Growing Organic vegetables as a novice.
What you will need:
Seed Compost – New Horizon from Homebase is well reviewed
Seed Trays/Modules – with drainage holes and a tray to catch excess water
Lid – cling film or other plastic coverings also work
Water – rain water preferable due to pH variations in tap water
Organic Seeds – I used beetroot, kale and broccoli bought from Amazon
Labels – you can DIY with sticks, cellotape and paper. Or, 50 labelling sticks available from Poundland.
- Dampen the seed compost by mixing with some rain water in a bucket. Better to be on the dry side, I think mine was a bit soggy.
- Pour this compost into the seed tray but don’t push in as this will compact the soil – making harder work for the seeds
- Once the tray is full, tap against the table to settle the soil.
4. Labels your seed tray. Seedlings look almost identical, so if you don’t label them you wont stand a chance at knowing what’s growing where!
5. Make depressions in the soil for the seeds to sit. A good rule of thumb is that depth should be twice that of the seed. Broccoil and Kale are about 1cm deep.
6. Sprinkle seeds into the depressions – usually about 1-2 per module. I may have got a bit carried away with the kale here, as the seeds are tiny and managed to get away from me! This caused a lot of pricking out weaklings.
7. Sprinkle with a little more compost, just to cover the seeds.
8. Cover – cling film works fine if you don’t have a plastic lid.
9. Leave in a warm space, preferably near a window and wait for germination. This depends on the type of seed. For the seeds I used it is about 1-2 weeks.
(Open the vents to allow for air circulation)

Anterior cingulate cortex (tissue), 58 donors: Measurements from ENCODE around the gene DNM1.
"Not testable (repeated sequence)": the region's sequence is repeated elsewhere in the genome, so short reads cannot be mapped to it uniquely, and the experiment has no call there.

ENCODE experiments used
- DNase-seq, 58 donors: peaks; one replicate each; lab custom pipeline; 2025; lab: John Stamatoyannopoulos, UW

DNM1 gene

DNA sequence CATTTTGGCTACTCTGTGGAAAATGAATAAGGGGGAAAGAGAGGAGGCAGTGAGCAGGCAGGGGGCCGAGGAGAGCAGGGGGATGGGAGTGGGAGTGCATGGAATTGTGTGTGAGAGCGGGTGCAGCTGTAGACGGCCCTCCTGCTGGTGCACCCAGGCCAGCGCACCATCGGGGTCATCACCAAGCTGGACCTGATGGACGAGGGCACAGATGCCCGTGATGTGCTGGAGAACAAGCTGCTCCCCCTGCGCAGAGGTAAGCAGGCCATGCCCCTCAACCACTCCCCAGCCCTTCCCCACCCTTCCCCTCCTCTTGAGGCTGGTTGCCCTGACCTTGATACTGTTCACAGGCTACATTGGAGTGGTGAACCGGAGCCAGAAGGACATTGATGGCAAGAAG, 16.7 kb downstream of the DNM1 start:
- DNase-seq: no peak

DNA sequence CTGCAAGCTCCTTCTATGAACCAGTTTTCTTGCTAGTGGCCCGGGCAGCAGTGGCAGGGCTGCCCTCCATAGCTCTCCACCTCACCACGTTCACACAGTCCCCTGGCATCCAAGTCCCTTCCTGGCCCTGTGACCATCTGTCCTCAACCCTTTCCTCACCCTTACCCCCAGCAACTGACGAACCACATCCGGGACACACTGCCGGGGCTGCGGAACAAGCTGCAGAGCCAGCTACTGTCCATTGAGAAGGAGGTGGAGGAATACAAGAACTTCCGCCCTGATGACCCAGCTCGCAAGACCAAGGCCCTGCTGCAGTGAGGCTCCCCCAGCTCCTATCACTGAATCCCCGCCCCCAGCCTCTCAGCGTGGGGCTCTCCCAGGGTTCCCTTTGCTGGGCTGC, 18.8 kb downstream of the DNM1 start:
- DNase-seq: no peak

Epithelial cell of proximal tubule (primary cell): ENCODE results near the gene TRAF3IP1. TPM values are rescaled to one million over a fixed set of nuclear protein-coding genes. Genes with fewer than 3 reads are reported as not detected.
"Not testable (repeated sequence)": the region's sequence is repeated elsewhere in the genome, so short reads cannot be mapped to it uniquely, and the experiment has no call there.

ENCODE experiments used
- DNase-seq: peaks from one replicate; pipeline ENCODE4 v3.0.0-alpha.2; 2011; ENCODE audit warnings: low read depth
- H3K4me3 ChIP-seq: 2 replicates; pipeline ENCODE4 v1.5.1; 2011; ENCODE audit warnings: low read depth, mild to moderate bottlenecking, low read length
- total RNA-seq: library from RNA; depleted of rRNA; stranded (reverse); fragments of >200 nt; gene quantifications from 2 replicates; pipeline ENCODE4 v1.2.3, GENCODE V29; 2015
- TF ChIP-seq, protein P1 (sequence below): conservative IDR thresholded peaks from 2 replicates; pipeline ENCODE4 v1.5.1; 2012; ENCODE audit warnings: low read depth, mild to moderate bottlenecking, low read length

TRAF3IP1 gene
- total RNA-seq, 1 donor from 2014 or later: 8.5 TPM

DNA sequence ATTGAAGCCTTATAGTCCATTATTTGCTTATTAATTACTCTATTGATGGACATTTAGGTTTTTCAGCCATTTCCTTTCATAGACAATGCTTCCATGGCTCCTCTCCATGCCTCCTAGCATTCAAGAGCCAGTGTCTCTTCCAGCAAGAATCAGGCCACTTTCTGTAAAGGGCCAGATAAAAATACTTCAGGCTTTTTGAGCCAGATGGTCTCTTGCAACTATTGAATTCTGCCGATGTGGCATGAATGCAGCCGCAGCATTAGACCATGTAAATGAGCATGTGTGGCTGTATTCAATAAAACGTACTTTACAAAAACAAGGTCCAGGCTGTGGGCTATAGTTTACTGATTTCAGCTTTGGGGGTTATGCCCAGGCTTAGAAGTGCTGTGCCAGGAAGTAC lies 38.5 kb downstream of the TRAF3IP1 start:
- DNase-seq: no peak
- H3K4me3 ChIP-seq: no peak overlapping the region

The tray seemed too wet so I’ve uncovered this morning to prevent moisture problems – damping off etc. Putting lid back on tonight.
The Kale “Nero Di Toscana” is in the lead after only 3 days!
Several seedlings sprouted in each module. I have pinched out the weaker looking ones, leaving only one per module. This removes the competition for nutrients and space.
The kale and broccoli have come through, leaving only the beetroot which has a longer germination period.
Check the soil for moisture, rewater only if it drys out. Underwatering encourages strong roots which search for sustenance.
I will continue to keep the tray covered, rotating it daily to provide even light exposure.
What you will need:
Potting Compost/mix – mix your own, see details below.
Stick to stir
Pots – Biodegradable preferable
- You can move the seedlings to a larger container. Change container before roots become too established or they will be more prone to damage.
2. Use a potting mix/compost this time. This will provide the nutrients needed for growth.
I mixed my own, this can save money and provide a better result if done right.
- 1 part Coconut Coir – soak in water (as per instructions)
- 1 part perlite – I used organic rice husks
- Potting compost – Organic Vermi Compost – To eye
- Volcanic Rock Dust – Ebay (£4.99 per kg) – A couple handfuls
3. Fill most of the way.
4. Dig around your seedling to loosen it from the soil. Then, lift it by the leaves rather than the stem.
5. Place it in the pot and add more mix to secure it.
6. Harden off – Gradually acclimatise your seedling to the outdoors by bringing it outside for increasing intervals.
The seedlings are getting stronger, I’m bringing them out into the sun every day. They live indoors at night.
The beetroot has finally come through!